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Important: The information in this document is obsolete and should not be used for new development.

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Inside Macintosh: More Macintosh Toolbox /
Chapter 1 - Resource Manager / Resource Manager Reference
Resource Manager Routines / Modifying Resources


If you've changed a resource's data or changed an entry in a resource map, you can use the ChangedResource procedure to set a flag in the resource's resource map entry in memory to show that you've made changes.

PROCEDURE ChangedResource (theResource: Handle);
A handle to a resource.
Given a handle to a resource, the ChangedResource procedure sets the resChanged attribute for that resource in the resource map in memory. If the resChanged attribute for a resource has been set and your application calls UpdateResFile or quits, the Resource Manager writes the resource data for that resource (and for all other resources whose resChanged attribute is set) and the entire resource map to the resource fork of the corresponding file on disk. If the resChanged attribute for a resource has been set and your application calls WriteResource, the Resource Manager writes only the resource data for that resource to disk.

If you change information in the resource map with a call to SetResInfo or SetResAttrs and then call ChangedResource and UpdateResFile, the Resource Manager still writes both the resource map and the resource data to disk. If you want any of your changes to the resource map or resource data to be temporary, you must restore the original information before the Resource Manager updates the resource fork on disk.

After writing a resource to disk, the Resource Manager clears the resource's resChanged attribute in the appropriate entry of the resource map in memory.

If the given handle isn't a handle to a resource, if the modified resource data can't be written to the resource fork, or if the resProtected attribute is set for the modified resource, ChangedResource does nothing. To find out whether any of these errors occurred, call ResError.

When your application calls ChangedResource, the Resource Manager attempts to reserve enough disk space to contain the changed resource. If the modified resource data can't be written to the resource fork (for example, if there's not enough room on disk), the resChanged attribute is not set to 1. If this is the case and you call UpdateResFile or WriteResource, the Resource Manager won't know that the resource data has been changed. Thus, the routine won't write the modified resource data to the resource fork and won't return an error. For this reason, always make sure that the ResError function returns the result code noErr after a call to ChangedResource.

If you need to make changes to a purgeable resource using routines that may cause the Memory Manager to purge the resource, you should make the resource temporarily not purgeable. To do so, use the Memory Manager procedures HGetState, HNoPurge, and HSetState to make sure the resource data remains in memory while you change it and until the resource data is written to disk. (You can't use the SetResAttrs procedure for this purpose, because the changes don't take effect immediately.) First call HGetState and HNoPurge, then change the resource as necessary. To make a change to a resource permanent, use ChangedResource and UpdateResFile or WriteResource; then call HSetState when you're finished. Or, instead of calling WriteResource to write the resource data immediately, you can call SetResPurge with the install parameter set to TRUE before making changes to purgeable resource data.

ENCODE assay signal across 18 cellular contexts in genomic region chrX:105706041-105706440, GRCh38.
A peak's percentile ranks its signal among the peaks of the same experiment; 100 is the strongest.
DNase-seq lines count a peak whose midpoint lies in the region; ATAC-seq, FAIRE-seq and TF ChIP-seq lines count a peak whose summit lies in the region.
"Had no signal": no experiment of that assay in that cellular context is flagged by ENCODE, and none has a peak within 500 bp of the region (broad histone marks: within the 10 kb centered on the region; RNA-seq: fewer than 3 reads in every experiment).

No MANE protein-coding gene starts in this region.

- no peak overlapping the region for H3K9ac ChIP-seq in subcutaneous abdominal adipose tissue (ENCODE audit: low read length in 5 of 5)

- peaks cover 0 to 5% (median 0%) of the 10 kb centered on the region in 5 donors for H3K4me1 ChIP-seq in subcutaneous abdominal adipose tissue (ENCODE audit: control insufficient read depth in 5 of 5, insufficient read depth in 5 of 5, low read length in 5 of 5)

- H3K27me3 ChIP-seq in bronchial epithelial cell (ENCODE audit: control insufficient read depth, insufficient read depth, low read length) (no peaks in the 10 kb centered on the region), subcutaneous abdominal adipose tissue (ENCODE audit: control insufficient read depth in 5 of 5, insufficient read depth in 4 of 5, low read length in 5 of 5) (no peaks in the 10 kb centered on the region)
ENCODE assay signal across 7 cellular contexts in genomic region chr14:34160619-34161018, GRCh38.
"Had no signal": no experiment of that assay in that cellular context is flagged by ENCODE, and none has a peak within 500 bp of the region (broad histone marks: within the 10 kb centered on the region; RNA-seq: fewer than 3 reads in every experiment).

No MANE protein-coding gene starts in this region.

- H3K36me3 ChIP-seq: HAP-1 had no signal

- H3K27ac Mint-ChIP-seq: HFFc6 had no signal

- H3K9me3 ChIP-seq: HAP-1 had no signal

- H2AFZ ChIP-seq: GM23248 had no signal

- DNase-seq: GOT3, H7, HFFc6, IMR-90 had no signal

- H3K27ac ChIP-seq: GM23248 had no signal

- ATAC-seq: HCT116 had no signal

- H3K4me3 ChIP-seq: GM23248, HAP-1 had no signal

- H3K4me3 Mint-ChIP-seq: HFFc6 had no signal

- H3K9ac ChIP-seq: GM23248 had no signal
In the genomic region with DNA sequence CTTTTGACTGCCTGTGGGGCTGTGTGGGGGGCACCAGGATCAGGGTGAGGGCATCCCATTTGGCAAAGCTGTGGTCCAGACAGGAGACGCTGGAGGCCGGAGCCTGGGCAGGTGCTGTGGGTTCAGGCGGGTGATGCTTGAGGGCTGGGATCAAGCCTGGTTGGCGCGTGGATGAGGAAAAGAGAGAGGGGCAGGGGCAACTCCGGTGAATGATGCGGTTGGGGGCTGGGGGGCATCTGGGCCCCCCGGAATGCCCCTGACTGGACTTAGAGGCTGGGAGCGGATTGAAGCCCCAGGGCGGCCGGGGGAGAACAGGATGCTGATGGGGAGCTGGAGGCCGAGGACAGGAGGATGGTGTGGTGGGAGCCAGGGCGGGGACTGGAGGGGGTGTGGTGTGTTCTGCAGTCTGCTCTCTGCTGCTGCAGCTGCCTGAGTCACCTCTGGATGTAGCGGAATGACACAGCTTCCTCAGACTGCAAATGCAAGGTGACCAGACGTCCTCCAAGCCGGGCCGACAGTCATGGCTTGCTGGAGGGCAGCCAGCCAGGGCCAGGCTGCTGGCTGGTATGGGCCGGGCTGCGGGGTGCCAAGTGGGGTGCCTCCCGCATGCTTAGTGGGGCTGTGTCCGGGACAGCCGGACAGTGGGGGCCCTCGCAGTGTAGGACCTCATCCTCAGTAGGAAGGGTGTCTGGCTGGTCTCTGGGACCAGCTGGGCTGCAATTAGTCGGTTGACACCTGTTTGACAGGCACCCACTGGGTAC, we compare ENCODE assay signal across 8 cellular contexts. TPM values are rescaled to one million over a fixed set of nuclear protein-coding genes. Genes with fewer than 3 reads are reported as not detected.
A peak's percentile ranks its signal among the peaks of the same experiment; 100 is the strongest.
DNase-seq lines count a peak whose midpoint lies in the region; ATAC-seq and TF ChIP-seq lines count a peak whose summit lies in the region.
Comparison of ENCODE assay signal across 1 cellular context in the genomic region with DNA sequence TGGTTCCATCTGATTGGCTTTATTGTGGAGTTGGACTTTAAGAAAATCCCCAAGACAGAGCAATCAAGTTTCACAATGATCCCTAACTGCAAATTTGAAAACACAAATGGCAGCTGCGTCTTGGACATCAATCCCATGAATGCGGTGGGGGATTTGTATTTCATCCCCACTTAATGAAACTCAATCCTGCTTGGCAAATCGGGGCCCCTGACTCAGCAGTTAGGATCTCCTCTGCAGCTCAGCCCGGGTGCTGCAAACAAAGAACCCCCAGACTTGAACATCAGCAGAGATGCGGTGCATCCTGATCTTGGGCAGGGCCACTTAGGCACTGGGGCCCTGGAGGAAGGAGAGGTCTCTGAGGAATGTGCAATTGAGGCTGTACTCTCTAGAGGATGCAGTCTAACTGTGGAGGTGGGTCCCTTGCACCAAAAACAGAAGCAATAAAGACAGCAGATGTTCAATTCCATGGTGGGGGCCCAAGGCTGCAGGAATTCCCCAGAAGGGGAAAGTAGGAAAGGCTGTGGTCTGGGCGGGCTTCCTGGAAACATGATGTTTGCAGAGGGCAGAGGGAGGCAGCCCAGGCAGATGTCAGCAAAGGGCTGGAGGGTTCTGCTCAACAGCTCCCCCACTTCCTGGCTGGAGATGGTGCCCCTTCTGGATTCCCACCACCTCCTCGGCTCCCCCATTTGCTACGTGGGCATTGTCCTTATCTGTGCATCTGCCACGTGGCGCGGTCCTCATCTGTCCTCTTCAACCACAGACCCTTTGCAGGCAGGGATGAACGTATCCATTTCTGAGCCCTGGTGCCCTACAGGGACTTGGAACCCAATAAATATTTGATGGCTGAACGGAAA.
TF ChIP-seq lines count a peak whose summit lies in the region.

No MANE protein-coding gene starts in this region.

If your application doesn't make its resources purgeable, or if the changes you are making to a purgeable resource don't involve routines that may cause the resource to be purged, you don't need to take these precautions.
The ChangedResource procedure may move or purge memory blocks in the application heap. Your application should not call this procedure at interrupt time.

When called, ChangedResource reserves disk space for the changed resource. The procedure reserves space every time you call it, but the resource is not actually written until you call WriteResource or UpdateResFile. Thus, if you call ChangedResource several times before the resource is actually written, the procedure reserves much more space than is needed. If the resource is large, you may unexpectedly run out of disk space. When the resource is actually written, the file's end-of-file (EOF) is set correctly, and the next call to ChangedResource will work as expected.

If your application frequently changes the contents of resources (especially large resources), you should call WriteResource or UpdateResFile immediately after calling ChangedResource.

noErr0No error
resNotFound-192Resource not found
resAttrErr-198Attribute inconsistent with operation
To check for errors, call the ResError function as described on page 1-47.

For examples of the use of the ChangedResource procedure, see Listing 1-2 on page 1-16 and Listing 1-11 on page 1-32.

For descriptions of the UpdateResFile and WriteResource procedures, see page 1-87 and page 1-88, respectively. For descriptions of the SetResInfo, SetResAttrs, and SetResPurge procedures, see page 1-77, page 1-80, and page 1-89, respectively.

For information about using the Memory Manager procedures HGetState, HNoPurge, and HSetState, see Inside Macintosh: Memory.

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© Apple Computer, Inc.
6 JUL 1996